LTC Conversation Starters

The need for long-term care planning continues to grow, even as most consumers would prefer to think “it won’t happen to me.” The simple truth is that more consumers need to accept that long-term care planning isn’t just about them—it’s about their loved ones. Addressing this important gap in their financial planning can help clients maintain their independence, even in a compromised health condition, and make a hard situation easier for their family.

Engaging in long-term care planning can also lead to more satisfied and loyal clients. This can help you build connections with heirs to create a multigenerational client base. But it can also be an uncomfortable topic for clients—and for you. That’s why we’ve provided two approaches, one emotional and one financial, that can help ease the conversation with your clients.

The Emotional Approach

What to discuss~

Do your clients have a family member or friend who’s had a long-term care experience?

If yes, have them share their perspective from that experience.

  • Who was it?
  • Did they stay at home? Use a visiting nurse? Did they enter a facility?
  • Who cared for them?
  • Who paid for it?
  • What was the impact on their spouse or family?

If not, ask what they think of when they hear “long-term care.”

  • Explain to them what it is and paint a picture of what long-term care is today.
    – Long-term care criteria
    – Can be an accident or a disease
    – Lots of choices—in-home, nursing home

Why this Technique Works

If clients don’t have a personal example to share, it’s the perfect opening to explain what long-term care is and how it can make an impact on a family.

And if they do have experience with long-term care, they are primed for the conversation. Long-term care is a very personal experience, and seeing a family member or friend deal with a compromised health condition is a great motivator to ensure their own plans are secure.

What to discuss~

Ask them to tell you about their family.

Why this Technique Works

Many clients plan to rely on family for help when a compromised condition arises. It’s a natural first step and doesn’t have the same cost as a more formal nursing care situation. It’s important for clients and their families to understand the true impact of family care. So start a discussion of how a long-term care situation can play out and the impact that it could have on the entire family.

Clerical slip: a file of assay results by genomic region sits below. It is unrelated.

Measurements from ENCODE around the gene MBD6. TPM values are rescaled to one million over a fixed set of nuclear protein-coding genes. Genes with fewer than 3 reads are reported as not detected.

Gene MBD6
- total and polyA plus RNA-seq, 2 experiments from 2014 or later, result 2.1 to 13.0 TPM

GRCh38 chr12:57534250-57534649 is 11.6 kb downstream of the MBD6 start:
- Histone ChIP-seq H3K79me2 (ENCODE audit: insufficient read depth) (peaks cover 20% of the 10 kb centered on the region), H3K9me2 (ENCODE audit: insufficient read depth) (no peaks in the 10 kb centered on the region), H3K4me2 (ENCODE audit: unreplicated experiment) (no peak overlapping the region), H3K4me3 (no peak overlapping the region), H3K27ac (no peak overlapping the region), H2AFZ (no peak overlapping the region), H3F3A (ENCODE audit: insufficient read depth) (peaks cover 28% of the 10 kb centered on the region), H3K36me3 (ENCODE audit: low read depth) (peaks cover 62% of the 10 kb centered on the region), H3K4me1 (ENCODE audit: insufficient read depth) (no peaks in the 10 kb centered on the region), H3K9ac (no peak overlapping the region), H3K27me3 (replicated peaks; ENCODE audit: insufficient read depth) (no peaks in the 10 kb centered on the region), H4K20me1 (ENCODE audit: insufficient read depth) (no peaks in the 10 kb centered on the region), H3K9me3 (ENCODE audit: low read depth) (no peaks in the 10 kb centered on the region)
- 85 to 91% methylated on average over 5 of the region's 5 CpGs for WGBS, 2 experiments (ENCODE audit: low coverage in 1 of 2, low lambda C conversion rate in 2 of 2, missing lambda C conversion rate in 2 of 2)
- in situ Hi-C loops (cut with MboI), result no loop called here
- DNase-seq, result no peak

• Does the family live close enough to realistically help with day-to-day needs?
  • Do they want to put their spouse or family in a situation to have to help?
    – A woman taking care of ill or disabled spouse is six times more likely to suffer from depression or anxiety than normal.
    – 33% of family caregivers spend more than 30 hours per week providing care, which is almost the equivalent of a full-time job.
  • Will family members be physically able to provide help?
  • For spouses: Assuming a similar age, will he or she be fit enough in a few years to lift your client or provide proper care?
  • For adult children: Assuming children live nearby, will they have the availability and interest in taking time from their own careers, raising a family, or other interests? How will providing care affect their own financial goals?

Part of a Balanced Planning Approach

What to Discuss~

What do your clients’ long-term care plans look like?
What assets will your clients use to pay for long-term care?

Why this Technique Works

It gets right to the point. As an advisor, part of your role is identifying gaps in clients’ plans for the future. Long-term care needs can have an enormous impact on savings, depleting retirement dollars by an advisor-estimated 2 to 3 times faster than intended.

This line of questioning assumes that clients accept the likelihood of a long-term care need and will want a plan in place. You just need to help them afford it.

What to Discuss~

If your clients need long-term care, what kind of care would they want?

Why this Technique Works

This approach addresses the independence most clients want to maintain, even with compromised health. No one wants to think that they will need long-term care. But 70% of those aged 65 and older will need care at some point.

Show them the value of planning now. Creating a plan that addresses long-term care costs may:

  • Help protect wealth from long-term care expenses
  • Help allow clients to control the quality of care they receive
  • Allow family to be care managers, not care providers

Talking LTC – Facts & Figures

  • Fewer than 1 in 4 consumers are confident that they will have the resources to pay for long-term care.
  • Consumers who address a broader range of wealth planning topics with their advisors express much higher levels of satisfaction, with an 86% satisfaction rate given to advisors who discussed 7 or more such topics.
  • Consumers who address a broader range of topics with their advisors own more financial products.
  • It’s a huge opportunity to deepen the relationship with the entire family. Keep in mind that 62% of millennials turn to their parents as their primary source of financial advice.

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